11: On 8 May, right before Victory Day, some political activists shared on their social media that the police came to their place to threaten and prevent them from protesting the next day. Do you know how these particular people were chosen by the police?

MK: When I worked at the Russian nationwide community platform Open Russia, I did a study on the databases of Russian security forces. Since 2005, there has been a ‘Surveillance Control’ database, the existence of which the Russian authorities deny. This is a database of information systems of law enforcement agencies in transport, which allows them to identify those who participated in opposition actions. Previously, until 2015, only so-called potential extremists and terrorists, football radicals, and sectarians were registered there. Since 2018, they have begun to include everyone who was detained at a rally or those who spoke against the government even on social media. Until 2020, the database had between 10,000 and 15,000 records. In 2020 and 2021, after Navalny’s protests, the database was replenished by 50,000 people just in a month, thanks to mass detentions and surveillance cameras on the streets. So, people who were intimidated or had a search warrant in their apartments on 8 May by the police were most likely picked from this database which includes the information about their protest history, and political activity.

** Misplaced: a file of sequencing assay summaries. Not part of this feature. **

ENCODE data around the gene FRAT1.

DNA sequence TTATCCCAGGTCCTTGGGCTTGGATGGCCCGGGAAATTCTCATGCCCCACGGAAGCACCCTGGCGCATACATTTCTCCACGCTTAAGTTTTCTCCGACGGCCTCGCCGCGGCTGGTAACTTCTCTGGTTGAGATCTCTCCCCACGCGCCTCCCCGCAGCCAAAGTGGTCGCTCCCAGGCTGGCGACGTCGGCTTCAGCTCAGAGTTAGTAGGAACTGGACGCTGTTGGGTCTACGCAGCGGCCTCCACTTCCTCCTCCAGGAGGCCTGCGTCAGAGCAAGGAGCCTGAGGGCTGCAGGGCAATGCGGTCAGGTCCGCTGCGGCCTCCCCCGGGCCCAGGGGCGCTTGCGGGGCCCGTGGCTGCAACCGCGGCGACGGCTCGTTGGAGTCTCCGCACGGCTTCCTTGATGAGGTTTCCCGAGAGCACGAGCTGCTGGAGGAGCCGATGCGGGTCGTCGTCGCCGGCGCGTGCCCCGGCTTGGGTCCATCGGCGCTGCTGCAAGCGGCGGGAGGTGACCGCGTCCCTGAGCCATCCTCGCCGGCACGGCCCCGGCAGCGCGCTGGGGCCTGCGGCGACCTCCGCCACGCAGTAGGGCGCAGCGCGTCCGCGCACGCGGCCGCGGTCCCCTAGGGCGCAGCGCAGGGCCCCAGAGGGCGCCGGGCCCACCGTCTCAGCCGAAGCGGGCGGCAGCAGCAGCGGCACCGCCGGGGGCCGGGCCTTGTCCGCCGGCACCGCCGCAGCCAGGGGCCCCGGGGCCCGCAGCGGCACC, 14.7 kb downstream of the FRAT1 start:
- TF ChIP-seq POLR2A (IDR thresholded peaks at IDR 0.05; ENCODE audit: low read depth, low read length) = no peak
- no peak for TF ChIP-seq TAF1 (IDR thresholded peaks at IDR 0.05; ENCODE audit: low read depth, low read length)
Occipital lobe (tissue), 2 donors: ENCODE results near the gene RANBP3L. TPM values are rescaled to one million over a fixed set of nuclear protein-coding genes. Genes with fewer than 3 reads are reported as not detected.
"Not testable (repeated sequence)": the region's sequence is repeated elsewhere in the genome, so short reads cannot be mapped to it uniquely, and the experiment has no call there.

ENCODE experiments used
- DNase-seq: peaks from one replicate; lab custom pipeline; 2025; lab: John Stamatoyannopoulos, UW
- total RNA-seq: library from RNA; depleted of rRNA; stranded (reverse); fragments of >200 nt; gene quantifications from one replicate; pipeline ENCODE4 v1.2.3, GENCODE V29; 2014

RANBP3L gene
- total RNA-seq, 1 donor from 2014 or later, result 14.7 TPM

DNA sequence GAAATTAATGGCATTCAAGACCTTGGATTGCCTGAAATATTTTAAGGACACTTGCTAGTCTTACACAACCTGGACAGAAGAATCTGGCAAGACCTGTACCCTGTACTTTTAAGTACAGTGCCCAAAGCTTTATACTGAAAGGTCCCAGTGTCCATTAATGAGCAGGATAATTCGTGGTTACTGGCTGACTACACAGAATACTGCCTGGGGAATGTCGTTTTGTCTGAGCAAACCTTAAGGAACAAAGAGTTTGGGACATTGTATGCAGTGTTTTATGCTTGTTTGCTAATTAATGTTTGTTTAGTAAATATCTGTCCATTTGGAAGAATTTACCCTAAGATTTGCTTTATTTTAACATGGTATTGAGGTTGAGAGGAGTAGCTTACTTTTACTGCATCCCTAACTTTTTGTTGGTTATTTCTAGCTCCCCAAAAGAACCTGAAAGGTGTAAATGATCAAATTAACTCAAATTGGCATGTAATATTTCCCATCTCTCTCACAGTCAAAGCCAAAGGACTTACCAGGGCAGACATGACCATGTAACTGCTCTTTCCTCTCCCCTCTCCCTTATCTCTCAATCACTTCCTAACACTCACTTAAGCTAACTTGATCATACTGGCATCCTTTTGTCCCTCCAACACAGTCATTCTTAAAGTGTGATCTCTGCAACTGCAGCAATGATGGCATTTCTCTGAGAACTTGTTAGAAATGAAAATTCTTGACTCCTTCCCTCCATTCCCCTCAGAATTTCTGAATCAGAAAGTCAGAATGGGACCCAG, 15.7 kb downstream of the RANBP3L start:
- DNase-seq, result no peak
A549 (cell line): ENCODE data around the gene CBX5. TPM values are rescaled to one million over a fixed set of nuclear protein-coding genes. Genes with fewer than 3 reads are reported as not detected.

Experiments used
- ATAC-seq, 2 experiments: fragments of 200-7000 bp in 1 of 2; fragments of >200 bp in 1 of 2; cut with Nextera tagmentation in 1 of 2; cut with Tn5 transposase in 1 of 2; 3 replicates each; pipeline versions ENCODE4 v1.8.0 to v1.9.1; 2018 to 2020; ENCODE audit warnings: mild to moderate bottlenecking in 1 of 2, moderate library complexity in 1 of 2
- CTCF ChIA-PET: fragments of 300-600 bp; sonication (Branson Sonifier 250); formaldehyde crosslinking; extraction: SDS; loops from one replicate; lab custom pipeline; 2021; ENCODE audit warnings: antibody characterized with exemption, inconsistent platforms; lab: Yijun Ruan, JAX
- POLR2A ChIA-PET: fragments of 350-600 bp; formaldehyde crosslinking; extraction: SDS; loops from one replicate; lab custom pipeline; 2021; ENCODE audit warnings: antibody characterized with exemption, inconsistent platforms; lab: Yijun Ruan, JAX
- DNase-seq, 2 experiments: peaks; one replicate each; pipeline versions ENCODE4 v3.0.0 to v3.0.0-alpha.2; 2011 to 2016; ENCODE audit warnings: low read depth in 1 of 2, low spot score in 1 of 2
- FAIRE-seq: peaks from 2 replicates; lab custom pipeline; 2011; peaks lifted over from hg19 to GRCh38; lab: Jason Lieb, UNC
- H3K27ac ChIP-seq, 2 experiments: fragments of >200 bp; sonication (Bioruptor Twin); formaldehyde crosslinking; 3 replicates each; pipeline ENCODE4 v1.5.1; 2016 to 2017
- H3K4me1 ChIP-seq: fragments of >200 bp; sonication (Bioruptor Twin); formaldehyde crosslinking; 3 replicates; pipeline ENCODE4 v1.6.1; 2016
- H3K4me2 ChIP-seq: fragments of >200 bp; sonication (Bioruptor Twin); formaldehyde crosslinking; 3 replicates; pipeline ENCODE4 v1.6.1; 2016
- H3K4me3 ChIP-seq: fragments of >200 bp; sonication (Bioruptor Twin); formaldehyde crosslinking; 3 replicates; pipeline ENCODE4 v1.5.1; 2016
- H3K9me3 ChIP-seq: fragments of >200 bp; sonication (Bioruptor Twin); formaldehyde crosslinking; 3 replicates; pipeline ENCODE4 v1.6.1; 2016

As I mentioned, the Moscow police actively use a video surveillance system. Thousands of cameras with a face recognition system, capable of detecting the faces of people even wearing a mask, are installed in the Moscow subway. Photos, where the faces are recognized, are transferred to the police if needed. This system was quite ironically called ‘Safe City’. As a result, unfortunately, it has become common for activists or regular citizens to be approached, intimidated, and even detained right there, in the subway.

Cameras on the turnstiles at the entrance to the Moscow subway.

11: How would you describe the protest in Russia, where even those who picket just with a white sheet of paper can be detained?